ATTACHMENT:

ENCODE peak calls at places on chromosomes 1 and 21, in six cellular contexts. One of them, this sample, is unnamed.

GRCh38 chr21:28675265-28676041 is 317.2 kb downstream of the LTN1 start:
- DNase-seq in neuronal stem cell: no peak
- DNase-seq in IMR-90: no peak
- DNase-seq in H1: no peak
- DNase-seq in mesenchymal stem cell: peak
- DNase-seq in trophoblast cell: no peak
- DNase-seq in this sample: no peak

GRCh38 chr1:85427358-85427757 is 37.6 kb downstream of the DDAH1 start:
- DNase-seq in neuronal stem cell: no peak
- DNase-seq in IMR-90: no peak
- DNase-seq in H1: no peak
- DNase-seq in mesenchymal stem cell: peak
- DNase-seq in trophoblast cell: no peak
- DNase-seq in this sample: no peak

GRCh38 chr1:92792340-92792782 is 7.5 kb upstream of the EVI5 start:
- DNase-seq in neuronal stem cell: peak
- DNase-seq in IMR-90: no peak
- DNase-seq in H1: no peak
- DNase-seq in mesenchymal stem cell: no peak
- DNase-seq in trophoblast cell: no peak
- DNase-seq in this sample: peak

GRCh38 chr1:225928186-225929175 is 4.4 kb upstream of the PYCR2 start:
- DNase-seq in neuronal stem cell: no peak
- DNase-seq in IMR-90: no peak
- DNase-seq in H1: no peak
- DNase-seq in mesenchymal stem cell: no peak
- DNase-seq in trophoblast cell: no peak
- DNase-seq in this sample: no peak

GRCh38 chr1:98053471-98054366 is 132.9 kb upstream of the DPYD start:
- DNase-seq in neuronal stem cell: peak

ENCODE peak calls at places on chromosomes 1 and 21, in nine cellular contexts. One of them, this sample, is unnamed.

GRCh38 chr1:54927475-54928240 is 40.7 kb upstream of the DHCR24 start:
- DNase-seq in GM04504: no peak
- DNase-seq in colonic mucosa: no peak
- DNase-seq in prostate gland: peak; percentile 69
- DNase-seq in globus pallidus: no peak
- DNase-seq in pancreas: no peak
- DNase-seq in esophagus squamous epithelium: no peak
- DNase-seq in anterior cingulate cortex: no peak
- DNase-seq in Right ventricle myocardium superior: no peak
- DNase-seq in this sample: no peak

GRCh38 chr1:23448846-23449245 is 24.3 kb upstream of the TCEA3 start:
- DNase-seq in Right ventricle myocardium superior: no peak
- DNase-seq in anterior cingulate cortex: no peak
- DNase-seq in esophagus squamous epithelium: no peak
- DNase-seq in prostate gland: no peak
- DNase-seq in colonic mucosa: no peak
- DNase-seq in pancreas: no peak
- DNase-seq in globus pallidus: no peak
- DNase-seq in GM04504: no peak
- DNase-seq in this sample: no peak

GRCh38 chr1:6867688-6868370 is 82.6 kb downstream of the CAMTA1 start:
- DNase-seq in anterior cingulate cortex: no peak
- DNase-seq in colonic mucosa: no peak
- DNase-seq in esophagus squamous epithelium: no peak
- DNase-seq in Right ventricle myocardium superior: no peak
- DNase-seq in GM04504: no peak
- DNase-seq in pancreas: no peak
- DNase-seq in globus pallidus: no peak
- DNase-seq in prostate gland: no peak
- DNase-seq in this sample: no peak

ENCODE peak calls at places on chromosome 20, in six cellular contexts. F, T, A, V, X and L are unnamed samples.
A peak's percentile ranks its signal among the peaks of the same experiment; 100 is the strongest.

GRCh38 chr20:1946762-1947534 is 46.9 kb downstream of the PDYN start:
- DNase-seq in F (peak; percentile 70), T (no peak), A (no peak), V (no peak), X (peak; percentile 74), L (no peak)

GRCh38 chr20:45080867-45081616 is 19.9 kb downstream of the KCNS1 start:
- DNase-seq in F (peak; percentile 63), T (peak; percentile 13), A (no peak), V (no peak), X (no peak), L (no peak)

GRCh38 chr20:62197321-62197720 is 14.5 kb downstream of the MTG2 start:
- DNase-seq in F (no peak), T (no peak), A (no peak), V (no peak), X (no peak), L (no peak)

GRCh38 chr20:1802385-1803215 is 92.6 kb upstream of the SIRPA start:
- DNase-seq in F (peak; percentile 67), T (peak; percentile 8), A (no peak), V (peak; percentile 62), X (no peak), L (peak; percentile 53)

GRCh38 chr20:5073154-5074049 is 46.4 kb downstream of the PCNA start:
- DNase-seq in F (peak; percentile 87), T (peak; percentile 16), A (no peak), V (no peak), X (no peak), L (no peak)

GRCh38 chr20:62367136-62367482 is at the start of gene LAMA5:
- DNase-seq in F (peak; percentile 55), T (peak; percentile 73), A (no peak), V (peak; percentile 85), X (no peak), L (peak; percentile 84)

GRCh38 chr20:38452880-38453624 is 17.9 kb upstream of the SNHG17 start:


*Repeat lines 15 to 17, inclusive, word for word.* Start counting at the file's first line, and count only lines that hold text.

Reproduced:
- DNase-seq in this sample: no peak

GRCh38 chr1:92792340-92792782 is 7.5 kb upstream of the EVI5 start:
- DNase-seq in neuronal stem cell: peak